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Mexico Drug War Update

by Bernd Debusmann Jr.

Mexican drug trafficking organizations make billions each year smuggling drugs into the United States, profiting enormously from the prohibitionist drug policies of the US government. Since Mexican president Felipe Calderon took office in December 2006 and called the armed forces into the fight against the so-called cartels, prohibition-related violence has killed more than 45,000 people, including more than 15,000 in 2010 and approximately 12,000 last year. The increasing militarization of the drug war and the arrests or killings of dozens of high-profile drug traffickers have failed to stem the flow of drugs -- or the violence -- whatsoever. The Merida initiative, which provides $1.4 billion over three years for the US to assist the Mexican government with training, equipment and intelligence, has so far failed to make a difference. Here are a few of the latest developments in Mexico's drug war:

Thursday, January 12

In Nuevo Leon, military personnel captured a high-ranking Zeta boss. Jesus Sarabia Luis Ramos, "El Pepito," was considered by authorities to be the fourth most important leader in the organization. He was known to operate in Coahuila, Nuevo Leon and Tamaulipas.

Sunday, January 15

In Culiacan, a Canadian national was gunned down. Salih Adabulazizz Sahbaz, 35, was apparently of Iranian or Iraqi origin and was carrying a large amount of cash on his person when he was murdered. The motive remains unknown. He is the third Canadian known to have been killed in Mexico so far this year.

Monday, January 16

In Cuernavaca, seven gunmen were killed in a fire fight with federal police. One officer was wounded in the clash. The gunmen were traveling in three stolen vehicles when police intercepted them.

In Zacapetec, Morelos, the local police chief was shot and killed by three men on motorcycles while he was at a gas station. He survived the initial shooting but later died in a local hospital.

Tuesday, January 17

In Little Rock, Arkansas, authorities indicted 22 individuals on trafficking charges for being part in a meth operation with links to Mexican cartels. Seventeen of those are now in custody. Police also seized 13.3 pounds of "ice" meth and seven vehicles, five weapons and $163,590.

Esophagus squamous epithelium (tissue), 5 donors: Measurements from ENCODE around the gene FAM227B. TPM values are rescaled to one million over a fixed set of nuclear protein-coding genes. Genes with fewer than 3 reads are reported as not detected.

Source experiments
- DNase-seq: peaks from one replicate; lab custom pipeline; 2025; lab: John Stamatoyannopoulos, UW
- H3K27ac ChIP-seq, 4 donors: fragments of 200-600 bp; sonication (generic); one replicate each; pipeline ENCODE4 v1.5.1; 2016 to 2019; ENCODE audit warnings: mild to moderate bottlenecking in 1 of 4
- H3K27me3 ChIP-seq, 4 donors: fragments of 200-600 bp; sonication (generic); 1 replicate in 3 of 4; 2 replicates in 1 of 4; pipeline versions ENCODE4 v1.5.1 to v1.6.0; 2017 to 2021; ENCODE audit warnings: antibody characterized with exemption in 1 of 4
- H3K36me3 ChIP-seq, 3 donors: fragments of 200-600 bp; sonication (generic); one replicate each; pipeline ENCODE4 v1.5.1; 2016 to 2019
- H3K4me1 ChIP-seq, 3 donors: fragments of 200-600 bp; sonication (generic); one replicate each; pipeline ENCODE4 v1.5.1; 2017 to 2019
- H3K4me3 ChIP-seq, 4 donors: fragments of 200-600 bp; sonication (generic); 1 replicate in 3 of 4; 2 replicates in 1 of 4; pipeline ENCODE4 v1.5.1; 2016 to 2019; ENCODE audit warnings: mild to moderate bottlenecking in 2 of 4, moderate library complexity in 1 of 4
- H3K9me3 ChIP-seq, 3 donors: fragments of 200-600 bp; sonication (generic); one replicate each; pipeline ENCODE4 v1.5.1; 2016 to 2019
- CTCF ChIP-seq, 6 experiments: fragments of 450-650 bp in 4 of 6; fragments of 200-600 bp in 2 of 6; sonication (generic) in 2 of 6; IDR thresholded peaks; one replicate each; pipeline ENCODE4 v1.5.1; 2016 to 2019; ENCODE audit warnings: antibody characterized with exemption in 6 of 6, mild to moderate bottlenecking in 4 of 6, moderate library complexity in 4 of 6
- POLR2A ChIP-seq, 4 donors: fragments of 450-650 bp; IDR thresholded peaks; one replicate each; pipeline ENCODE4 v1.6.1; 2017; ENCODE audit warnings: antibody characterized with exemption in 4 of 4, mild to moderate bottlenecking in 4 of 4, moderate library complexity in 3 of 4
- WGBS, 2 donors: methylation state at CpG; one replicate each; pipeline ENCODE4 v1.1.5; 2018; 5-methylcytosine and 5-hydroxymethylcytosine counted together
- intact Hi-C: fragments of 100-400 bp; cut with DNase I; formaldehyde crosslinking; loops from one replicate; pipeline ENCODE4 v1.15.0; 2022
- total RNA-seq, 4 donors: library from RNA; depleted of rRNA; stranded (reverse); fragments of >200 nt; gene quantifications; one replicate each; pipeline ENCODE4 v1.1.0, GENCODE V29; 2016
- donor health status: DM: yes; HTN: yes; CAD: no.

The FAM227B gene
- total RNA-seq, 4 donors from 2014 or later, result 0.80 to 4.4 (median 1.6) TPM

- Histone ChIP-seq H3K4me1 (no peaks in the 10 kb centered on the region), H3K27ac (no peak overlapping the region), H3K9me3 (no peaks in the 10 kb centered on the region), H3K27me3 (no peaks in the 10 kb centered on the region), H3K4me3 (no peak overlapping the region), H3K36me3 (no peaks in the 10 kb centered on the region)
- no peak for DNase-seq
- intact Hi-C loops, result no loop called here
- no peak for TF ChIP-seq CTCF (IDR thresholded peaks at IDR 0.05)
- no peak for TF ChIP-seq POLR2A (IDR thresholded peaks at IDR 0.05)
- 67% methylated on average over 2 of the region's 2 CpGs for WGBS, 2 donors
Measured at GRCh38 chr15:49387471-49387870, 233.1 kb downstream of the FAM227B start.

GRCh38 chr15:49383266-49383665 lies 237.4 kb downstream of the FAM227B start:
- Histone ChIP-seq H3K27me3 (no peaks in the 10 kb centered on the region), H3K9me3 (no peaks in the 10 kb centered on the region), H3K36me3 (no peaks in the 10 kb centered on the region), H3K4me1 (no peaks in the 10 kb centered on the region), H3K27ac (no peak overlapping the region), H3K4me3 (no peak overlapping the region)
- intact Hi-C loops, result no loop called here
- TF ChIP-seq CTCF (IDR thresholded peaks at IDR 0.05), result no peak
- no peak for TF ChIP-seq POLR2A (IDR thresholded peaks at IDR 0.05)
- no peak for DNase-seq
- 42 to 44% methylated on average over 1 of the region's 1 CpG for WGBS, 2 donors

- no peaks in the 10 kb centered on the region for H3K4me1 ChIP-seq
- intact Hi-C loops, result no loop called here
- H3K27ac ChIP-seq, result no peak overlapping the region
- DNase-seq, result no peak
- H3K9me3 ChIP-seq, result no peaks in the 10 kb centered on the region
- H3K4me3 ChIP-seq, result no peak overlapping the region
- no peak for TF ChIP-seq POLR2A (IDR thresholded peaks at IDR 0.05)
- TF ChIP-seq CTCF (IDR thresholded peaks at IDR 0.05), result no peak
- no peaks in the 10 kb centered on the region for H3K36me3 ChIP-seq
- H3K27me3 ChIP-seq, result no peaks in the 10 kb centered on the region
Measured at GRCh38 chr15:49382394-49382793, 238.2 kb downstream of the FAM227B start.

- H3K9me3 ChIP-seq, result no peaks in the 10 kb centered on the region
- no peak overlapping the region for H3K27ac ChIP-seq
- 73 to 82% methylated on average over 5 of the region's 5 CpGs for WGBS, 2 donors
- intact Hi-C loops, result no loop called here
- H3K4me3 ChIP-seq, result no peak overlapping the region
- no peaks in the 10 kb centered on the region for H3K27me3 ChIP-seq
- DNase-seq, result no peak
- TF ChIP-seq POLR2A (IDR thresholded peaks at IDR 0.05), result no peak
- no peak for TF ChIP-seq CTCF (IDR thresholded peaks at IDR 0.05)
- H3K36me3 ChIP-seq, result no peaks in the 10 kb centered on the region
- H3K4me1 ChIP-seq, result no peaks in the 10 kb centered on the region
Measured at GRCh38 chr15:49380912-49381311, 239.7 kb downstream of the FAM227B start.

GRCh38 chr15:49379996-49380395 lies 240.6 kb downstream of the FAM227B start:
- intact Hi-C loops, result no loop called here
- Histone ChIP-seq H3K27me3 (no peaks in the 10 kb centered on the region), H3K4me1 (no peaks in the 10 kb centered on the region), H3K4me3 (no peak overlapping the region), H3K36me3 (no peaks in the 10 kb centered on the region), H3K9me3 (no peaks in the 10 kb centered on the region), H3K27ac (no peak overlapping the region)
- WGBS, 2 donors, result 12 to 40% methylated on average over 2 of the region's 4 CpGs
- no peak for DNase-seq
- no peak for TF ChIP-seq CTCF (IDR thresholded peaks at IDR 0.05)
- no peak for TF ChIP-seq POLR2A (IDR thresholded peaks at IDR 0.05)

In Ciudad Juarez, gunmen stormed a home and killed four individuals inside. Three of the dead were found in a bathroom where they had attempted to hide. Local media reported that at least some of the men had been released from prison six months ago.

In Nayarit, police arrested a local cartel boss. Benigno Ibarra Valle, 30, "El Guero Pelocho," was the head of the "Pelochos," a local branch of the Sinaloa Cartel. He is suspected in the deaths of at least five police officers in recent weeks. Nine other individuals were also taken into custody.

In Lazaro Cardenas, authorities seized 194 tons of meth precursor chemicals on a ship from China. The containers were all headed for Guatemala or Nicaragua.

[Editor's Note: We are no longer going to keep a running tally of the death toll; the figures are too unreliable. The latest figures below were released by the Mexican government in January.]

Total Body Count for 2007 (approx.): 4,300

Total Body Count for 2008 (approx.): 5,400

Total Body Count for 2009 (approx.): 9,600
 
Total Body Count for 2010 (official): 15,273

Partial Body Count for 2011 (official): 12,093*

Total Body Count (official): 47,705*

* Official figures through September 30, 2011. Unofficial estimates put the entire year's death toll at around 16,000, meaning more than 50,000 people have been killed.

Mexico
Permission to Reprint: This article is licensed under a modified Creative Commons Attribution license.
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agents

The 'War on Drug' is nothing more than a revenue tool for the agents of government. (judges, cops, lawyers and jails). tania

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